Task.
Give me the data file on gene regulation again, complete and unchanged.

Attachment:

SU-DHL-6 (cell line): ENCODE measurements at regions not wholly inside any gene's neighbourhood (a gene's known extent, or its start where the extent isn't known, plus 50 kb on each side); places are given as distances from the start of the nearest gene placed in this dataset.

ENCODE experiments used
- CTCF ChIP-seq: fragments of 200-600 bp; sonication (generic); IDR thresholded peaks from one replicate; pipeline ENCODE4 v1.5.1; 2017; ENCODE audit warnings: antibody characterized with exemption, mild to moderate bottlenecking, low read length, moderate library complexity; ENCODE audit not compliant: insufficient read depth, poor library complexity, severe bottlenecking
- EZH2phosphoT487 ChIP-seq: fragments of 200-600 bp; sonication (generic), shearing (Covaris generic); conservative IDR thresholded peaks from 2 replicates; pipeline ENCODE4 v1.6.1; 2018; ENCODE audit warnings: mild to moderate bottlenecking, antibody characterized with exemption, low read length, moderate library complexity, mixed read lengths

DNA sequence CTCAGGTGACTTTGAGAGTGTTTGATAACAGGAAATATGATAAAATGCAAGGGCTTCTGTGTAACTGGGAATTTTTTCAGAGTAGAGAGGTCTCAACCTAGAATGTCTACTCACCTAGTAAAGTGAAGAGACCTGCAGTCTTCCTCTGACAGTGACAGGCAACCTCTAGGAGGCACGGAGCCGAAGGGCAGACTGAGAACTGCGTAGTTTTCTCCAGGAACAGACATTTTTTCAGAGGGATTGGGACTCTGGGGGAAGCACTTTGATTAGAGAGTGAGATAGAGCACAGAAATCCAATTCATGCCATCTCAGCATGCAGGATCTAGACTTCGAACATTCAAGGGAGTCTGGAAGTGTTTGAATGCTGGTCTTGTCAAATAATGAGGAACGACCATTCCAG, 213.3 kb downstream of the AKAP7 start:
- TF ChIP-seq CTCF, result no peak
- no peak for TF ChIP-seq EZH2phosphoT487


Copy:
SU-DHL-6 (cell line): ENCODE measurements at regions not wholly inside any gene's neighbourhood (a gene's known extent, or its start where the extent isn't known, plus 50 kb on each side); places are given as distances from the start of the nearest gene placed in this dataset.

ENCODE experiments used
- CTCF ChIP-seq: fragments of 200-600 bp; sonication (generic); IDR thresholded peaks from one replicate; pipeline ENCODE4 v1.5.1; 2017; ENCODE audit warnings: antibody characterized with exemption, mild to moderate bottlenecking, low read length, moderate library complexity; ENCODE audit not compliant: insufficient read depth, poor library complexity, severe bottlenecking
- EZH2phosphoT487 ChIP-seq: fragments of 200-600 bp; sonication (generic), shearing (Covaris generic); conservative IDR thresholded peaks from 2 replicates; pipeline ENCODE4 v1.6.1; 2018; ENCODE audit warnings: mild to moderate bottlenecking, antibody characterized with exemption, low read length, moderate library complexity, mixed read lengths

DNA sequence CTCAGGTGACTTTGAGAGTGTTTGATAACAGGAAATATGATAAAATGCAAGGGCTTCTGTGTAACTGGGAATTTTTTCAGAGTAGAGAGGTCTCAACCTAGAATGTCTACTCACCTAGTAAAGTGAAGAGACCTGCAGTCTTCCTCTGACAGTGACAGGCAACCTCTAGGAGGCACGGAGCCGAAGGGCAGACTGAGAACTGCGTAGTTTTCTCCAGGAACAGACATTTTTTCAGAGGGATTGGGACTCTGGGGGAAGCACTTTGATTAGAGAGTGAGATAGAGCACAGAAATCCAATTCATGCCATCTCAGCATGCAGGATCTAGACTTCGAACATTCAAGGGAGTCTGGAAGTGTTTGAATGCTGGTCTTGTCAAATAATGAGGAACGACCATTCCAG, 213.3 kb downstream of the AKAP7 start:
- TF ChIP-seq CTCF, result no peak
- no peak for TF ChIP-seq EZH2phosphoT487